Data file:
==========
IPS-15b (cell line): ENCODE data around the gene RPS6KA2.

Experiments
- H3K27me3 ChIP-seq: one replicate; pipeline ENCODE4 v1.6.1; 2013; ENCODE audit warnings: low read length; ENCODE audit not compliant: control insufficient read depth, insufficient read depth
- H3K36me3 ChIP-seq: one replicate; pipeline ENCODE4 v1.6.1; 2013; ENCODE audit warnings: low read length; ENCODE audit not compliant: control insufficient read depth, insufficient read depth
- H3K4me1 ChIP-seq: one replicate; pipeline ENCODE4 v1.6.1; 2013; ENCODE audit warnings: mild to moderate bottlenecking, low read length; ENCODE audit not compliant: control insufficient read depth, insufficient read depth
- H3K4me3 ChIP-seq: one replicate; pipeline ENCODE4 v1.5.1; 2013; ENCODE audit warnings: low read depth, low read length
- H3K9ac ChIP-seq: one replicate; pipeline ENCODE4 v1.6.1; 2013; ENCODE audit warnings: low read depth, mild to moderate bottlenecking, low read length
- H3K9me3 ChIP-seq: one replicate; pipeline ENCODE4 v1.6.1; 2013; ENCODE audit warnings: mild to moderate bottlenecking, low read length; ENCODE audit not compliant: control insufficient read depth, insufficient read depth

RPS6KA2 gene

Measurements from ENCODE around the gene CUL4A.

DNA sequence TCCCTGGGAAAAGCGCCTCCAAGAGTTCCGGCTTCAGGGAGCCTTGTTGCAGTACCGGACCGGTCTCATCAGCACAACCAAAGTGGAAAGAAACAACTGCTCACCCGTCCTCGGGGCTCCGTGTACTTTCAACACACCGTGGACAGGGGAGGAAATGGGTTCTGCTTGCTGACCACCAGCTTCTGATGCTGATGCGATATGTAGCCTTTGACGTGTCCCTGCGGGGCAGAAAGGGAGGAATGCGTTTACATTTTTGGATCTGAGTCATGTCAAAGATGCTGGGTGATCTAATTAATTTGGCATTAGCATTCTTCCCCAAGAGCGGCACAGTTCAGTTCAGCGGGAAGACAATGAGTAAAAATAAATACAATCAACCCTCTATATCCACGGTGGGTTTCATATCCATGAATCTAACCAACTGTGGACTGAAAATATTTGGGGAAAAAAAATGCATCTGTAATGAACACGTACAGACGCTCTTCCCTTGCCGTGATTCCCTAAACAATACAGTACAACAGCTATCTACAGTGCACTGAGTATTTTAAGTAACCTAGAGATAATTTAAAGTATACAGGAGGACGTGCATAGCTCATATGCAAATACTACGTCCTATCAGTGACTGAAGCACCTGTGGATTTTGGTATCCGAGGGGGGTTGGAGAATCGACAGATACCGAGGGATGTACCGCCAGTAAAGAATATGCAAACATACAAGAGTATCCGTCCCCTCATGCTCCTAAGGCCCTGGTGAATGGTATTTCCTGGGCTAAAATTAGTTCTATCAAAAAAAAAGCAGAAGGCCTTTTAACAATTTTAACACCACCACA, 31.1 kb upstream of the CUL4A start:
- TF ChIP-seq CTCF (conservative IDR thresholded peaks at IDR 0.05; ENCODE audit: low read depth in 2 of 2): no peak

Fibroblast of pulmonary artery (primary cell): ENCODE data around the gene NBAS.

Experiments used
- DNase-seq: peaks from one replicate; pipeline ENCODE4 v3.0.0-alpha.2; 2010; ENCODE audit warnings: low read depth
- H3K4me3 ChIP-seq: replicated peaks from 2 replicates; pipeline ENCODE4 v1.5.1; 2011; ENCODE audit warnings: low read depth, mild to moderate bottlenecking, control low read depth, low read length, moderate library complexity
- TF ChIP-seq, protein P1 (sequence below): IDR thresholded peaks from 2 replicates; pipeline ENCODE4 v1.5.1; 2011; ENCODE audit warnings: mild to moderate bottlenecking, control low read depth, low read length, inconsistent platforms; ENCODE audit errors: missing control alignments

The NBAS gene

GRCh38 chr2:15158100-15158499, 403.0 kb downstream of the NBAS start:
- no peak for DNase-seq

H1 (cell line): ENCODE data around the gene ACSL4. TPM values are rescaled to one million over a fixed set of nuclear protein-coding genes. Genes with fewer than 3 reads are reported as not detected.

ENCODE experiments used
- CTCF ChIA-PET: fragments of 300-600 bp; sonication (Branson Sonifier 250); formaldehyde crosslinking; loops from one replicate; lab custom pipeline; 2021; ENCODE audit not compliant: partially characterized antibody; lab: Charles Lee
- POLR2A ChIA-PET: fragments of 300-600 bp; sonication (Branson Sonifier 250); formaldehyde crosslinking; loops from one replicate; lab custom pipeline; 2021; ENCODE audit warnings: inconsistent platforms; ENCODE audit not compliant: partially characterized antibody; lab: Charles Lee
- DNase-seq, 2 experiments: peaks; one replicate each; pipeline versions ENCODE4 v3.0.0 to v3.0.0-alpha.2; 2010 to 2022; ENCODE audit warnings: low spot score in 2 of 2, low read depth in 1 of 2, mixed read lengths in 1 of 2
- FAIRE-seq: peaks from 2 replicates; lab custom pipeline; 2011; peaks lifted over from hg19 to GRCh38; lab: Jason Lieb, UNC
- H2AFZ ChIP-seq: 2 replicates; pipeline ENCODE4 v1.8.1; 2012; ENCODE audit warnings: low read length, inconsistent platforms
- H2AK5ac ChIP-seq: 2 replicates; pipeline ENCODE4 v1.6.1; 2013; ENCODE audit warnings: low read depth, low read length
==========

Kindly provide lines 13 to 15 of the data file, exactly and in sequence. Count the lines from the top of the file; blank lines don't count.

Fibroblast of pulmonary artery (primary cell): ENCODE data around the gene NBAS.

Experiments used
- DNase-seq: peaks from one replicate; pipeline ENCODE4 v3.0.0-alpha.2; 2010; ENCODE audit warnings: low read depth